Thursday, April 24, 2014

A Very Basic Housing Post

This is a very simple graph comparing the relative mortgage payment (based on the typical 30 year mortgage rate and the Case-Shiller 10 city home price index <blue> or the CPI median home price <purple>) to the level of rent approximated by the Owner's Equivalent Rent series in the CPI.  The CPI measure didn't show the same price increases in the 2000's that the Case-Shiller Indexes did.  I suspect that the Case-Shiller index reflects the experience of existing homeowners in major cities, and the CPI index reflects the experience of homebuilders and rural homeowners.  (The green line reflects the CPI Housing price index more generally, as an alternative to OE Rent.)

(As an aside, I wonder if the Case-Shiller/CPI disconnect is related to the difference between long-term expected price behavior for urban dwellings compared to rural locations.  At very low long term real interest rates, adding a small amount of excess expected returns can cause present value to skyrocket.  This is a problem when doing discounted cash flow valuations on stocks, where changing the long term growth rate by 1% can swamp the scale of all the work you might do in the short term cash flow forecast.  This is especially the case on very long-duration assets with very low discount rates.  So, if this divergence reflects an urban/rural split, I will suggest that this also is a sign of the power of low real rates on home values.)

As I have explained, many times, a house is a very long term inflation protected asset.  The intrinsic value of a home is no more dependent on the use of a mortgage than is the intrinsic value of a stock dependent on whether you buy it on margin or not.  (Of course, tax treatment of mortgage debt does provide a consistent boost to the value of an occupied home, but this is a relatively constant factor over time.)  I have explained that homes should be worth more, in nominal cash value, during times of low real long-term interest rates.  This means that even the ratio of mortgage payments to rent payments should increase, because the mortgage has a relatively short duration, while implied rent would grow and extend further into the future.  Low real interest rates inflate the value of those future rent values more than they inflate the value of the mortgage payments, so the equilibrium mortgage payment to rent payment ratio should increase when real rates decrease.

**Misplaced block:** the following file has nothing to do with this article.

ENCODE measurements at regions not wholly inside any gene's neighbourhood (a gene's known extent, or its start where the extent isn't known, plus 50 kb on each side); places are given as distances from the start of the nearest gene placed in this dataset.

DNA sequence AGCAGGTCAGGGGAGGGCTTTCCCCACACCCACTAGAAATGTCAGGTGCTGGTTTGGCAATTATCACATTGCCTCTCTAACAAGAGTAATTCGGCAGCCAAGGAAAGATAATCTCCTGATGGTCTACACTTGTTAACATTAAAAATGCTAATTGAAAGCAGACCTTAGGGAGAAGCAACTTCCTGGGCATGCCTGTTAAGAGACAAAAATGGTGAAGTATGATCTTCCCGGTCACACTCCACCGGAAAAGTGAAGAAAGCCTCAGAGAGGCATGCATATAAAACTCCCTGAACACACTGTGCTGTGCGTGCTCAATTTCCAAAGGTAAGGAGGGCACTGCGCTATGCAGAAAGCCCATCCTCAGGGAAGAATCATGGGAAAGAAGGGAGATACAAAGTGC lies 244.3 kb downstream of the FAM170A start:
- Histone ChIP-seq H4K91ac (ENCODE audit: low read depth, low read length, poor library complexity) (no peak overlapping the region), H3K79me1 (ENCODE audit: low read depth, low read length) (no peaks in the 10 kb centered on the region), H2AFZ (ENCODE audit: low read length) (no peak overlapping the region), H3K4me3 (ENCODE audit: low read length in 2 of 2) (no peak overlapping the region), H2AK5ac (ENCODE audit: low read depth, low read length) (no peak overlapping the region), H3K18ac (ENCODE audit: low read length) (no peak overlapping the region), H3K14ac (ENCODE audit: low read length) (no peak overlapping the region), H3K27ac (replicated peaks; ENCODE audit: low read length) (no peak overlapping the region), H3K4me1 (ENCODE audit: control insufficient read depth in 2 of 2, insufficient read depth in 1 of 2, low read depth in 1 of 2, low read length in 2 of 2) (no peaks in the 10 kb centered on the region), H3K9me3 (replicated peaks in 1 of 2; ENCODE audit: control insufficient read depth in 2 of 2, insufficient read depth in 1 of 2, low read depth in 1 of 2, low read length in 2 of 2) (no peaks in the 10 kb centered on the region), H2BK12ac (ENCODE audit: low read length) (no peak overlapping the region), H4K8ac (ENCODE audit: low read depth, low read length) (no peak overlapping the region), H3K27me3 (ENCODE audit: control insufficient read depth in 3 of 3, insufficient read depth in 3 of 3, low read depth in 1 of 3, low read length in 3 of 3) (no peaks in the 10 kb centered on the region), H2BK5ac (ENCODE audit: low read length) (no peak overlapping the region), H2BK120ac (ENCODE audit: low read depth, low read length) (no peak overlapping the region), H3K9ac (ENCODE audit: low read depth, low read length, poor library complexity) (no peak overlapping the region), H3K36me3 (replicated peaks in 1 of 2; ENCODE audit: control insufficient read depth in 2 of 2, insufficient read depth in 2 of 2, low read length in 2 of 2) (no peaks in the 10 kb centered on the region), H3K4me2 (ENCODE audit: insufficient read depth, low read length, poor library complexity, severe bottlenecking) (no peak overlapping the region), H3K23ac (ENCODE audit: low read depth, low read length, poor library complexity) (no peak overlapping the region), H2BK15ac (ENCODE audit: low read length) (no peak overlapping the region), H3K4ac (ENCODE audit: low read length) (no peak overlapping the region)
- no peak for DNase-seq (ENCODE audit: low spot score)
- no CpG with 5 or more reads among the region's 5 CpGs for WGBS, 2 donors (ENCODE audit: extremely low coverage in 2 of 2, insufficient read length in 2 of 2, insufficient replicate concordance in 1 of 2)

But, ignore all of that for now, and let's look at this simple chart taken on the most simplistic terms of the rent-vs-own comparison.  Even ignoring all of that, homes are still cheaper now than they had ever been before the crisis, relative to renting.  There is no bubble.  There is the opposite of a bubble.  There is a big, giant, wet blanket of a non-bubble.

If there is bubble talk now, I hate to think of how much pressure there will be on the Fed to cut off our nose to spite our face when home prices go up another 30%.  But, they need to go up that much just to get mortgage payments back to the relative level of rent payments.  Lord help us if housing prices actually get back up to where they should be in a low rate environment.  If that happens, there will be calls for Janet Yellen to literally walk down alleyways with Molotov cocktails, burning houses down to save us from ourselves.